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Flat Left Main Tire

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I've experienced flats on all the planes I've owned, usually while taxiing and once immediately after landing a C-172. It's always been pretty much a non-event, even with the 172 landing. 

I suffered my first flat on the CTLSi last week, left main, while taxiing. The tire must've lost all pressure immediately because before I could react, the plane veered quickly off the taxiway and halfway into the grass. I mean there was no warning or slow move to the left - it jerked to the left, as was evidenced by the skid mark left on the taxiway. Startled the shee-it outta me! 

I never did determine what caused the flat, but I suspect it was a mesquite thorn, as those have been the culprit in the past. I use the best quality Leakguard tubes from Desser. 

My point is, if the CTLS loses directional control that quickly from a flat when taxiing, how's it going to behave if a flat occurs upon landing? Got to admit, it has me spooked.

Anyone had a flat when landing your CT? 

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I had a flat upon landing on my front wheel last year. It was not an issue with that wheel, as I could tell it was flat, but it did not jerk the aircraft one way or another. I have not experienced a flat in on the two rear mains, so I can not speak to that. 

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I had a flat right main on landing at Borrego Valley several years ago.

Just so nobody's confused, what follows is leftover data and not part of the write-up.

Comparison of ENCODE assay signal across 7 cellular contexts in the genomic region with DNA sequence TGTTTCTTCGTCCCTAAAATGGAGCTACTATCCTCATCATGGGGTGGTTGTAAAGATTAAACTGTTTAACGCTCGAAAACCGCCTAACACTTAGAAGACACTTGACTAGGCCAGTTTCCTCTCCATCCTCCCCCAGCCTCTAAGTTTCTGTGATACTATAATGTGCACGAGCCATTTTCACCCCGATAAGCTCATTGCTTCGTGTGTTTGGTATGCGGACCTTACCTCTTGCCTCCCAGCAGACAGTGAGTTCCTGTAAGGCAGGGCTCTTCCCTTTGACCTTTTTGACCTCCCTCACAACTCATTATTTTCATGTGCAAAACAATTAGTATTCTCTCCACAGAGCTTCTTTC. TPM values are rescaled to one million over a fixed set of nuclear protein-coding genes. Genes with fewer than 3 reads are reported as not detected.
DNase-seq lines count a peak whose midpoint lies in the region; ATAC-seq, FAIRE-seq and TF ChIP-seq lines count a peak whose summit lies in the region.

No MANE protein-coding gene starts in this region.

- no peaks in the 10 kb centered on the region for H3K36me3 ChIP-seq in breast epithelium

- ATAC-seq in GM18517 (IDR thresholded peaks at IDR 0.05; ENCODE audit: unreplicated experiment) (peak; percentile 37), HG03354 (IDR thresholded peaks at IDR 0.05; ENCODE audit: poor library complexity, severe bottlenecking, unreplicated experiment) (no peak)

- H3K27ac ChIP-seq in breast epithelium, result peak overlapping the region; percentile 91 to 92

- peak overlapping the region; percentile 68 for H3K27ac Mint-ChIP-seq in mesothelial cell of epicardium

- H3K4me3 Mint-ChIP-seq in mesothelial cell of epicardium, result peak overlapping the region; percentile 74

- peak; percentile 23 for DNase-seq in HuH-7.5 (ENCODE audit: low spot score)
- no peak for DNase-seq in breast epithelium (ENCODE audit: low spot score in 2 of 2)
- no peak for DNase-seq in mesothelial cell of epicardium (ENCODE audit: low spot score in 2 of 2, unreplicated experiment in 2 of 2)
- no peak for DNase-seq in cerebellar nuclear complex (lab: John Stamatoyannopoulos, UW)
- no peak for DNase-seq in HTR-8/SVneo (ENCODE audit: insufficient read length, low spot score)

We were on our way back from New York and at the last minute I decided we didn't have enough fuel to comfortably make it over or the mountains into the LA basin. I chose Borrego Valley as a fuel stop. That was kind of dumb, stopping so close to the mountains, in that we would have to circle and climb thousands of feet to get over them rather than a more efficient cruise climb if I had fessed up to the problem sooner. Also, with a little more planning I could have picked an airport with autofuel, like Chiriaco Summit which has a gas station just over the fence.

Anyway, on landing the plane pulled hard to the right immediately. Even with full opposite rudder, It still veered to the right. Fortunately, I always land with minimum speed (fully stalled), usually with 15 degrees flap and never any power, so the roll is generally pretty short anyway. And I always pick up the flaps immediately on touchdown to get weight on the wheels. This keeps us on the ground in gusty conditions and makes the brakes more effective. In this case I was on the brakes quick and hard. And of course, the flat tire was helping to. So, we stopped very quickly, over on the right-hand side of the runway but still on the pavement.

At low speed I think I could get the plane to straighten out enough to taxi to the first turnout, which happened to be very close. From there we got out and pushed.

I keep spare tubes and a few tools in the plane, so we were on our way again in a hour or so.

Mike Koerner

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3 hours ago, Mike Koerner said:

keep spare tube

That's a great idea.  I have the "Tundra" main tire.  Does anyone know of a video that reveals how to change the tube?  I do carry tools with me but not the ones to change a tube/tire.  Thank you in advance.  EB3 glad you and the plane are safe.